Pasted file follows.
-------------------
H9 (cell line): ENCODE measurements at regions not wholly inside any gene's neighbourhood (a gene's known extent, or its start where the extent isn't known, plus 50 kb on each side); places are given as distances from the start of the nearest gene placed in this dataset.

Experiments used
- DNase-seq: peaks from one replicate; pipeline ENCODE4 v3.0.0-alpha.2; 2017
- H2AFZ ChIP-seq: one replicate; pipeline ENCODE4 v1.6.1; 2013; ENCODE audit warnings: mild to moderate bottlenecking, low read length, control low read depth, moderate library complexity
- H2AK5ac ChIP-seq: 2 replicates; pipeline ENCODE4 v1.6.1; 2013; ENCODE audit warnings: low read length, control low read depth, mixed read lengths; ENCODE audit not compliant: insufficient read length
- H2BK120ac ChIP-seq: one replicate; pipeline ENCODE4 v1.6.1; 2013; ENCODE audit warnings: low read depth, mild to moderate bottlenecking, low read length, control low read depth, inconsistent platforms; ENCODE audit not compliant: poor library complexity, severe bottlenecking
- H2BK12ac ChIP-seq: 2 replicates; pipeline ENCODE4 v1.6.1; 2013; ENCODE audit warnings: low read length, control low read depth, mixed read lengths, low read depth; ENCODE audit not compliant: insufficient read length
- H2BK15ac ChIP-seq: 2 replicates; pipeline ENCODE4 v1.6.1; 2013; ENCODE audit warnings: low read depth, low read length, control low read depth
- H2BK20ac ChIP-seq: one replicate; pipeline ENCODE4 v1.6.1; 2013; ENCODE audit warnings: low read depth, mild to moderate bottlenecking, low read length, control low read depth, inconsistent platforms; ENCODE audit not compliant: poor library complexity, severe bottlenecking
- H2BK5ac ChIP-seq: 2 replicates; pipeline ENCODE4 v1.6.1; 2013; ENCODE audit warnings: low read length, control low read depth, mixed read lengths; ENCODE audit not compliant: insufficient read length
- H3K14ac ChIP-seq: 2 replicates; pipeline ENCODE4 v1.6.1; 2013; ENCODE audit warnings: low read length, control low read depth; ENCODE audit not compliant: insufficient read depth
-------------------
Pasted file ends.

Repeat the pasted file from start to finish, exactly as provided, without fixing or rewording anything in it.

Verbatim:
H9 (cell line): ENCODE measurements at regions not wholly inside any gene's neighbourhood (a gene's known extent, or its start where the extent isn't known, plus 50 kb on each side); places are given as distances from the start of the nearest gene placed in this dataset.

Experiments used
- DNase-seq: peaks from one replicate; pipeline ENCODE4 v3.0.0-alpha.2; 2017
- H2AFZ ChIP-seq: one replicate; pipeline ENCODE4 v1.6.1; 2013; ENCODE audit warnings: mild to moderate bottlenecking, low read length, control low read depth, moderate library complexity
- H2AK5ac ChIP-seq: 2 replicates; pipeline ENCODE4 v1.6.1; 2013; ENCODE audit warnings: low read length, control low read depth, mixed read lengths; ENCODE audit not compliant: insufficient read length
- H2BK120ac ChIP-seq: one replicate; pipeline ENCODE4 v1.6.1; 2013; ENCODE audit warnings: low read depth, mild to moderate bottlenecking, low read length, control low read depth, inconsistent platforms; ENCODE audit not compliant: poor library complexity, severe bottlenecking
- H2BK12ac ChIP-seq: 2 replicates; pipeline ENCODE4 v1.6.1; 2013; ENCODE audit warnings: low read length, control low read depth, mixed read lengths, low read depth; ENCODE audit not compliant: insufficient read length
- H2BK15ac ChIP-seq: 2 replicates; pipeline ENCODE4 v1.6.1; 2013; ENCODE audit warnings: low read depth, low read length, control low read depth
- H2BK20ac ChIP-seq: one replicate; pipeline ENCODE4 v1.6.1; 2013; ENCODE audit warnings: low read depth, mild to moderate bottlenecking, low read length, control low read depth, inconsistent platforms; ENCODE audit not compliant: poor library complexity, severe bottlenecking
- H2BK5ac ChIP-seq: 2 replicates; pipeline ENCODE4 v1.6.1; 2013; ENCODE audit warnings: low read length, control low read depth, mixed read lengths; ENCODE audit not compliant: insufficient read length
- H3K14ac ChIP-seq: 2 replicates; pipeline ENCODE4 v1.6.1; 2013; ENCODE audit warnings: low read length, control low read depth; ENCODE audit not compliant: insufficient read depth